A number of babies have these episodes, which in the past have sometimes been called ‘near miss SIDS’. The baby is found limp, sometimes blue, sometimes unconscious or unresponsive and not breathing. Varying degrees of stimulation seem necessary to revive him, ranging from noise or gentle movement of a limb to full blown resuscitation including mouth to mouth. This is obviously a very frightening event for parents, and these babies are usually admitted to hospital for close monitoring and investigation.

The causes of these episodes are varied and include: convulsions (fits); choking episodes, sometimes due to gastro-oesophageal reflux (food coming up from the stomach and going down the wrong way); cardiac arrhythmias, where the heart loses its rhythm; apnoeic episodes where the baby ‘forgets’ to breathe, which is usually due to an immature central nervous system. Most often, no cause at all is found.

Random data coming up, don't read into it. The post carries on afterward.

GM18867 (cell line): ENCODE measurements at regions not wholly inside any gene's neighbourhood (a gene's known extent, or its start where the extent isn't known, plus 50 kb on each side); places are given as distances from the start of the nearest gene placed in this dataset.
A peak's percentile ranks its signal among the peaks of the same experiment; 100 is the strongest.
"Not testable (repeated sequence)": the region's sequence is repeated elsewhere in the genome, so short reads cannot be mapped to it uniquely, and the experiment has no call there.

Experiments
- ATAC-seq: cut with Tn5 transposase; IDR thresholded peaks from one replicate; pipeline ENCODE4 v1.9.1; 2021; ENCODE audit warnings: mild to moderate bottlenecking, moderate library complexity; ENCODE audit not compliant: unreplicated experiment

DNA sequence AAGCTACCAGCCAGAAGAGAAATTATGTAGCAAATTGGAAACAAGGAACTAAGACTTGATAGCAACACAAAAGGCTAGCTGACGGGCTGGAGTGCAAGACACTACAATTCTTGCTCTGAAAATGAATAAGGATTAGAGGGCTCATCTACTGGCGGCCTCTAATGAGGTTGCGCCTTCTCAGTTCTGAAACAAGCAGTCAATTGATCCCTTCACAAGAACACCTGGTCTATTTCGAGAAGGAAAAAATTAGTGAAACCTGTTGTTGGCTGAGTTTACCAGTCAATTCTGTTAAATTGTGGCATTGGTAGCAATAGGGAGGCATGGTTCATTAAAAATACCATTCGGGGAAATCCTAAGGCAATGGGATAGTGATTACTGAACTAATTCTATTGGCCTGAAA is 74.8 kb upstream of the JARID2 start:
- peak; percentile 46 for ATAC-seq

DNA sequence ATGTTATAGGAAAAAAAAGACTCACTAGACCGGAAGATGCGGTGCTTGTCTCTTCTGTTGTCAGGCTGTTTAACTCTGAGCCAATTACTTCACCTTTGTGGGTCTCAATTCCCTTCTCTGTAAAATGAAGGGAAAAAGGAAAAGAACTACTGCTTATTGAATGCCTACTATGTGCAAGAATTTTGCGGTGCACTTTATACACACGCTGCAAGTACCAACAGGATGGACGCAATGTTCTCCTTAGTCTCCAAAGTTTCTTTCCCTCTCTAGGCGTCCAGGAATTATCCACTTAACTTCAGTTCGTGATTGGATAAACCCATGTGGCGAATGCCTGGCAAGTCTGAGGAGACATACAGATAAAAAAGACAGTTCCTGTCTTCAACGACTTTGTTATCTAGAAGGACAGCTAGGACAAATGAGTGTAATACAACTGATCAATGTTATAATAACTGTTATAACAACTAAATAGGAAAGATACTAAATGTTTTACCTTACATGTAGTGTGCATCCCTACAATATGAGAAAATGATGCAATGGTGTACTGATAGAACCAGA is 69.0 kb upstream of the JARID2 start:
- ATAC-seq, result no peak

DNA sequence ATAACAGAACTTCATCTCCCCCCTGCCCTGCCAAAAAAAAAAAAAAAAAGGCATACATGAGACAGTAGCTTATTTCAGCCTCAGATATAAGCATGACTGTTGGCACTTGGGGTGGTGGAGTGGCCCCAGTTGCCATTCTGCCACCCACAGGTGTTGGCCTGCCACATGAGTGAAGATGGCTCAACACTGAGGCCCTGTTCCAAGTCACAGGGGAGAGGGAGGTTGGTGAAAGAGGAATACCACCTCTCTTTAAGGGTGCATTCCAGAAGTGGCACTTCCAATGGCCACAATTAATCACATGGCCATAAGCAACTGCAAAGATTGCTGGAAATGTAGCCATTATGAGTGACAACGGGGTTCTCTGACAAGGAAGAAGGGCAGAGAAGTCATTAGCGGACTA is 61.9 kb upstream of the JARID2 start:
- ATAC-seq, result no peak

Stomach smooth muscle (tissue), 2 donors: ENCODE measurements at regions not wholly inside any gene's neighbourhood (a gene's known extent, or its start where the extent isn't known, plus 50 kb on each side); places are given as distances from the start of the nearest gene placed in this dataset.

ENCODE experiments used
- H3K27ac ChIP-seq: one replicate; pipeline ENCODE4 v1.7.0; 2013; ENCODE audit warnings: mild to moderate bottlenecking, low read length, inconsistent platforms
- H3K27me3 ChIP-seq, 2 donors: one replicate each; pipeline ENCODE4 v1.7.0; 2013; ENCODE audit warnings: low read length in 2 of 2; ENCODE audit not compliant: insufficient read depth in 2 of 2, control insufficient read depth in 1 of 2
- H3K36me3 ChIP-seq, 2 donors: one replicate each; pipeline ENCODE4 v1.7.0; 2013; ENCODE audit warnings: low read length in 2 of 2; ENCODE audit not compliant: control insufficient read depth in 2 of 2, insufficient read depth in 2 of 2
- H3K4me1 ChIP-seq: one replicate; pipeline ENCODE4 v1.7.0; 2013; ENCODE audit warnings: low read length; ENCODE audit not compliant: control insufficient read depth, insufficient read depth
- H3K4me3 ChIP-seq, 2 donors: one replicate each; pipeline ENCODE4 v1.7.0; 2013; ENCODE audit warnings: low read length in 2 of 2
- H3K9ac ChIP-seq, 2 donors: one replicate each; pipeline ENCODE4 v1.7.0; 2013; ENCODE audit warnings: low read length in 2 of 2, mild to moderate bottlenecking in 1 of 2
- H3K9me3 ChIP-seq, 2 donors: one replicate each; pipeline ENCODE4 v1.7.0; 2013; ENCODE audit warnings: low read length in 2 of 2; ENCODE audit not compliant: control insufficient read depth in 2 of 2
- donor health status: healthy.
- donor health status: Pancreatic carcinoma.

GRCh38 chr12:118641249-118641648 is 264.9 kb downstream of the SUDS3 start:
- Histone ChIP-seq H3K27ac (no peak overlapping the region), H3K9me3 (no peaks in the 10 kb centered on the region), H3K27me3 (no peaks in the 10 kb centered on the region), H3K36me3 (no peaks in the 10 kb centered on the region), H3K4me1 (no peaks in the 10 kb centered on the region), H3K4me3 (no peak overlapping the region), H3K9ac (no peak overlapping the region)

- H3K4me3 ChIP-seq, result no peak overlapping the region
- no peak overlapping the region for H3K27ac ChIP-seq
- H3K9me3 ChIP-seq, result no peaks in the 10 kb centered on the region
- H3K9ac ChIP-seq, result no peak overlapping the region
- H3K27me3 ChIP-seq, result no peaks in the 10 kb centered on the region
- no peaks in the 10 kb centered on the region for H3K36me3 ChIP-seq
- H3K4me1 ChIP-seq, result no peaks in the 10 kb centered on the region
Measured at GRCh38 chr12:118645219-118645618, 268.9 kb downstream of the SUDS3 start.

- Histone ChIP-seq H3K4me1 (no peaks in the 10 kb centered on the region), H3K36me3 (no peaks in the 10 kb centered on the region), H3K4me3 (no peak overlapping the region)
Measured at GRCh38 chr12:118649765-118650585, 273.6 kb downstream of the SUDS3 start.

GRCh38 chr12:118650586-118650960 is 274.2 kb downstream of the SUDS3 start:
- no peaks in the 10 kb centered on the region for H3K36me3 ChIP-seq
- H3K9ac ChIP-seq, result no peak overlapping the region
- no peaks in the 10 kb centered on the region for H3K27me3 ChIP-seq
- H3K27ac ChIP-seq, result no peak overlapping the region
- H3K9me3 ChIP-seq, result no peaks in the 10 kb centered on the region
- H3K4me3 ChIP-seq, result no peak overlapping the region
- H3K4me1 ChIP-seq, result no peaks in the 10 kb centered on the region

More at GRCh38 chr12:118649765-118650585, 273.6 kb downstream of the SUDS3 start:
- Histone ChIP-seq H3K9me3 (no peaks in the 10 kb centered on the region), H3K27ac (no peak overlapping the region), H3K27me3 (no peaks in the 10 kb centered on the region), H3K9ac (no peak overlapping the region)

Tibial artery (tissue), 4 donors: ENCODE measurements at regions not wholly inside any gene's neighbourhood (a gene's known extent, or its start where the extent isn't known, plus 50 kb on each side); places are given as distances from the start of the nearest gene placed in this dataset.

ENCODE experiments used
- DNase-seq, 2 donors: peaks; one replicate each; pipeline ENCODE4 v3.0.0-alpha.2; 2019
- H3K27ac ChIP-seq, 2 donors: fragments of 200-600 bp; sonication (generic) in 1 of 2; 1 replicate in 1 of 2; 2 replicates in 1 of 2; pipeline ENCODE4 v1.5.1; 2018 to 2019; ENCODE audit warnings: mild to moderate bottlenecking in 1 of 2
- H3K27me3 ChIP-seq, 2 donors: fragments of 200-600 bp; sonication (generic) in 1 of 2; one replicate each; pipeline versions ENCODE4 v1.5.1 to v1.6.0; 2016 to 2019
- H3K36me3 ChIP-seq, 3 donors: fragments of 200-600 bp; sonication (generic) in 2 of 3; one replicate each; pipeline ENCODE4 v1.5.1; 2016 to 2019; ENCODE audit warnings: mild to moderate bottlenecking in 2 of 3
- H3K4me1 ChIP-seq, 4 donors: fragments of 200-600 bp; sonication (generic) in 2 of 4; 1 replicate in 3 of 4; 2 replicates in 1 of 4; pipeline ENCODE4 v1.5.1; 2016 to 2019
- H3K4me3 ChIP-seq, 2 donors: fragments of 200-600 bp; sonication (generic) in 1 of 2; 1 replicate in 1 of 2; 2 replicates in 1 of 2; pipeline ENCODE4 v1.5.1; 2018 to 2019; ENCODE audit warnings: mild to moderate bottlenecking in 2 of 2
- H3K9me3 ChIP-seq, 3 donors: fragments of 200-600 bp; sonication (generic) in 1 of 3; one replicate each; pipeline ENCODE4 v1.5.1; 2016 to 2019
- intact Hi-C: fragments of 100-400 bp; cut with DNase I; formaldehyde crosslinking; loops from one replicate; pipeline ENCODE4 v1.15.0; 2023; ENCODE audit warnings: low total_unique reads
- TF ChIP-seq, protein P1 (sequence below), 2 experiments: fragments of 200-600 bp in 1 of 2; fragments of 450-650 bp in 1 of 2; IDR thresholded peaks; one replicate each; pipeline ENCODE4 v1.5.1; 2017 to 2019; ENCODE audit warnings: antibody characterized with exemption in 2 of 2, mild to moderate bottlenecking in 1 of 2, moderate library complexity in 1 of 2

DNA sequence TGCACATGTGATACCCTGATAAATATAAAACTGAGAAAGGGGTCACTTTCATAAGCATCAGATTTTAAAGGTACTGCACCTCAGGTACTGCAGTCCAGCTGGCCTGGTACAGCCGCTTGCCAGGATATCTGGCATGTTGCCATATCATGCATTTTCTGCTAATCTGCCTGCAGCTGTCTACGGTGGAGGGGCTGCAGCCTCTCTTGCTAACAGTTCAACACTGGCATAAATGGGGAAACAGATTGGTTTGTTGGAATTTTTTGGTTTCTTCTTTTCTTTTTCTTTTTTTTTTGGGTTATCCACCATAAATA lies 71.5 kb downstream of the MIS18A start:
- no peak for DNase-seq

The relationship between ALTE’s and later SIDS is uncertain. If a cause is found for the episode, this is treated. If no cause is found, the parents are assured that it is unlikely to happen again. Sometimes an apnoea alarm is used for a time in case the baby stops breathing again. This is a mat containing wires that sense the movement the baby makes when he breathes. If the movement stops for a predetermined period of time, then an alarm is triggered. However, the use of apnoea alarms is not without its problems. They are not 100% reliable, and great anxiety is engendered in parents, who often say they lie awake at night listening for the alarm to go off.

The whole area of SIDS, ALTE’s and apnoea alarms is complex, and advice about home monitoring and other aspects of prevention of SIDS is best obtained from the local children’s hospital or your doctor.


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